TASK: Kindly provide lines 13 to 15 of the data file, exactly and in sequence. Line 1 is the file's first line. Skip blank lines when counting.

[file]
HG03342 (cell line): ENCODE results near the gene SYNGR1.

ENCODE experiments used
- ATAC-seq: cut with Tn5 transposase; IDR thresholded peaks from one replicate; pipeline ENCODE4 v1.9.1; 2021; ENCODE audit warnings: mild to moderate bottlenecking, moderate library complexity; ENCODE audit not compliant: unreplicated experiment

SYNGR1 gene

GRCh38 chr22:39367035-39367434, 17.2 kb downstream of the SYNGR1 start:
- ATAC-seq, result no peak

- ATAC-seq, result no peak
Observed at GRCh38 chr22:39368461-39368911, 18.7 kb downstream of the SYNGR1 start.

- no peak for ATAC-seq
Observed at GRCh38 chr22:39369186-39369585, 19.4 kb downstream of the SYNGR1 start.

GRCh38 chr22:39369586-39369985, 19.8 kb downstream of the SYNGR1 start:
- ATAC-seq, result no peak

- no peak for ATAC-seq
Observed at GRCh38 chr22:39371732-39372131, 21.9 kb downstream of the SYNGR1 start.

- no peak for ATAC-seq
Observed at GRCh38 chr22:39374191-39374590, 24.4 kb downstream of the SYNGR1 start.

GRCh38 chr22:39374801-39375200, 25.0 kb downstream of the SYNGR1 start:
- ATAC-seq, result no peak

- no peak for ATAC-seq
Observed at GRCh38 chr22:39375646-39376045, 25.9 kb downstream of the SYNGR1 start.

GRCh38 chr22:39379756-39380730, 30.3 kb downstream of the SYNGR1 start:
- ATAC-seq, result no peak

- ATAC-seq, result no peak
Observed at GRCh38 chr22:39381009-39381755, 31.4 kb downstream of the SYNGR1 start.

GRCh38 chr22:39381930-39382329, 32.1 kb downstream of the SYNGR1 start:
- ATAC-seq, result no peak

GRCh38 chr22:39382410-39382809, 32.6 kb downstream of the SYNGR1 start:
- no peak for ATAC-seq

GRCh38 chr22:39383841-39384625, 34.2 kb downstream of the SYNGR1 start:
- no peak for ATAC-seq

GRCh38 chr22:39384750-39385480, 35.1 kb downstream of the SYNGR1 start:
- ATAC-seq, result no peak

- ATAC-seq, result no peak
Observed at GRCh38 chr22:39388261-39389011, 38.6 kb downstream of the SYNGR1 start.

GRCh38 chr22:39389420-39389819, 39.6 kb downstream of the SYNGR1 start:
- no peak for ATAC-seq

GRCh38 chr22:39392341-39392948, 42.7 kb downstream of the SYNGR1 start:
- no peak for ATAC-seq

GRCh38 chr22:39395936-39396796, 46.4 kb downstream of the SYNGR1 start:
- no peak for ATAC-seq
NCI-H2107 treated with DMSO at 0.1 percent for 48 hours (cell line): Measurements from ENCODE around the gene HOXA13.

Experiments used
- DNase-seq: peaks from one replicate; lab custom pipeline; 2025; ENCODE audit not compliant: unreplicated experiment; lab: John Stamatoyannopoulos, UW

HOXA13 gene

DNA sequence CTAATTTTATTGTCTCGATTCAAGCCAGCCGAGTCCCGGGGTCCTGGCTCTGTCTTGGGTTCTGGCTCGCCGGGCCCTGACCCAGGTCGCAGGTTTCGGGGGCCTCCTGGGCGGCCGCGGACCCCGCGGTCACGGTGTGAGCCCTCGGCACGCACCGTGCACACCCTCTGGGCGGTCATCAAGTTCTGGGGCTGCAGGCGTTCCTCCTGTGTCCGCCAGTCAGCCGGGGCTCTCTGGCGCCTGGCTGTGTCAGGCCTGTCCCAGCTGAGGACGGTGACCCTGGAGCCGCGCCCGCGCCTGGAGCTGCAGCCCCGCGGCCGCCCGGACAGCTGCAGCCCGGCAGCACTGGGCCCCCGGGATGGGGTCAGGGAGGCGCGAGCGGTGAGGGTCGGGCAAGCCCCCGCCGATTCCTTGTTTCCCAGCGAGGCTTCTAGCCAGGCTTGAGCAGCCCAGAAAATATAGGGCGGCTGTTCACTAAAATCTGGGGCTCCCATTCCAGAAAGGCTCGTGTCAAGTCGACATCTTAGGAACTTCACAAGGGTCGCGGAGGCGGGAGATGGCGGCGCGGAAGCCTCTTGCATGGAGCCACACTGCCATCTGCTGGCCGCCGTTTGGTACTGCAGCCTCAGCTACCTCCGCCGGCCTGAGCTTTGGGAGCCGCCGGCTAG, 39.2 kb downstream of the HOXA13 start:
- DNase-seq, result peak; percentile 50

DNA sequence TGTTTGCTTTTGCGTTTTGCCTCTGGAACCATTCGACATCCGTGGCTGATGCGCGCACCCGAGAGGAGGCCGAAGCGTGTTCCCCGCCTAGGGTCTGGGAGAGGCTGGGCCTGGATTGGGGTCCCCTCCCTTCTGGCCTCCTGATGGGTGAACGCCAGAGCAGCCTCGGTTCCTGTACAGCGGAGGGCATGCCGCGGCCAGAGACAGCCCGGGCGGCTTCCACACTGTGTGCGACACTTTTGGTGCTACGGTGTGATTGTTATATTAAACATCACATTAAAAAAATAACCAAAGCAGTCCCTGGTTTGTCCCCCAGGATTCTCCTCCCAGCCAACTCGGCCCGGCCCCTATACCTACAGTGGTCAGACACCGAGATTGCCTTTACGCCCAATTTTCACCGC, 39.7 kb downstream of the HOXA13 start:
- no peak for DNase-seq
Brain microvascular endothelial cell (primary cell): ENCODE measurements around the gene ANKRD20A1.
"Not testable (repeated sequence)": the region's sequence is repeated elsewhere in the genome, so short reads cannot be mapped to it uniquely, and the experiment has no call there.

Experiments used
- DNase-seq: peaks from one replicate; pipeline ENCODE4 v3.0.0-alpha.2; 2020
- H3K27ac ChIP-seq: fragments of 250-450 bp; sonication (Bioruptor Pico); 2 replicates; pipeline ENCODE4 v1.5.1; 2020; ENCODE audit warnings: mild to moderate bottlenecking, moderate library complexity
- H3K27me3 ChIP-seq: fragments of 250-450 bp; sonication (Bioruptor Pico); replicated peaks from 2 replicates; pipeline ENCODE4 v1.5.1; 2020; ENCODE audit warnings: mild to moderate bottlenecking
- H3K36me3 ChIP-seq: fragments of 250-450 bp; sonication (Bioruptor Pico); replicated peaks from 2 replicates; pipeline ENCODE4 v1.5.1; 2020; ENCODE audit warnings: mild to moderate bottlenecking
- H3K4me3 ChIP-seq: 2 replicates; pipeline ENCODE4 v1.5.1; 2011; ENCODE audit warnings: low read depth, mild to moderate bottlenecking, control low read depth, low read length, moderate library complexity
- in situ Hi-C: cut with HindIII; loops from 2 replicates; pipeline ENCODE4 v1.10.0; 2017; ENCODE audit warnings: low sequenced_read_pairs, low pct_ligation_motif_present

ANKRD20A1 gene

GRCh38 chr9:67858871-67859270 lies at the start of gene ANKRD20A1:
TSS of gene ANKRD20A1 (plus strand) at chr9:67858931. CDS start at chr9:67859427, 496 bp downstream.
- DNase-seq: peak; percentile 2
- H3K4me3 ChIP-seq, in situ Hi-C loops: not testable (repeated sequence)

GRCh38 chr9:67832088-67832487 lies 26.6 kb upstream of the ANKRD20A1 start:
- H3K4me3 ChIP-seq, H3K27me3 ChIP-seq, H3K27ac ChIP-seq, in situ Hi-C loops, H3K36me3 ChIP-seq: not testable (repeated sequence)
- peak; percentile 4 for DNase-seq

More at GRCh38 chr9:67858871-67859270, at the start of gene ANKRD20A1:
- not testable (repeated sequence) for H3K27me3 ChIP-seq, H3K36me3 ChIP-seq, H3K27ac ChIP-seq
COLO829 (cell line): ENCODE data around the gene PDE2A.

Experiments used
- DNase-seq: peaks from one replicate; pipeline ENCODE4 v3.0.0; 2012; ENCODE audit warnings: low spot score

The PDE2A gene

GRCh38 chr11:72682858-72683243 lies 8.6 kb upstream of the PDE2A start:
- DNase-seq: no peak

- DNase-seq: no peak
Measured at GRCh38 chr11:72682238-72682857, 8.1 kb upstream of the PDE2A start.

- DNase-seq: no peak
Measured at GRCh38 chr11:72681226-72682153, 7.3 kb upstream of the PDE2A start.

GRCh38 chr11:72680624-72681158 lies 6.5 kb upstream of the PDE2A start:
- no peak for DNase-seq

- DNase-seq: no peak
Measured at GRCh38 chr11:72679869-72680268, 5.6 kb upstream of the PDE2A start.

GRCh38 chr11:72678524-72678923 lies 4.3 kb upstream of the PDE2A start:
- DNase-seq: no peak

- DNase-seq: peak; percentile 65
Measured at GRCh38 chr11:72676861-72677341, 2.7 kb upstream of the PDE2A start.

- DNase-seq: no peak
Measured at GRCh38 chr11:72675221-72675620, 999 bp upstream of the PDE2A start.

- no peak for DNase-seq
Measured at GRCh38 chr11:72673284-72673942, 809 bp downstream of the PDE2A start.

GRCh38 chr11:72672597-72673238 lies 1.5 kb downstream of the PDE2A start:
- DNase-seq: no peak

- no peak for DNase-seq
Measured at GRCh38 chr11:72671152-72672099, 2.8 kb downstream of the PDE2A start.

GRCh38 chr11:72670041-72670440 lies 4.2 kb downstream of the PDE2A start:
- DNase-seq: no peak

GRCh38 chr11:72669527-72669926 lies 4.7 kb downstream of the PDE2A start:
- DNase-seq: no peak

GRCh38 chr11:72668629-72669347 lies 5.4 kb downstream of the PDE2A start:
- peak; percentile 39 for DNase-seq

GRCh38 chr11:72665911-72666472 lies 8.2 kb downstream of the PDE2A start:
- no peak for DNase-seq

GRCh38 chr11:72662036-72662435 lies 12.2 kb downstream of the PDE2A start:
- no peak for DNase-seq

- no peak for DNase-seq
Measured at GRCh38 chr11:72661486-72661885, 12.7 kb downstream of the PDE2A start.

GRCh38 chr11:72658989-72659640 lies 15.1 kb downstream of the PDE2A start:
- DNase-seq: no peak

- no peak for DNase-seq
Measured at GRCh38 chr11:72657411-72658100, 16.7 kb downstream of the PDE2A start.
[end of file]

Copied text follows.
- no peak for ATAC-seq
Observed at GRCh38 chr22:39371732-39372131, 21.9 kb downstream of the SYNGR1 start.

- no peak for ATAC-seq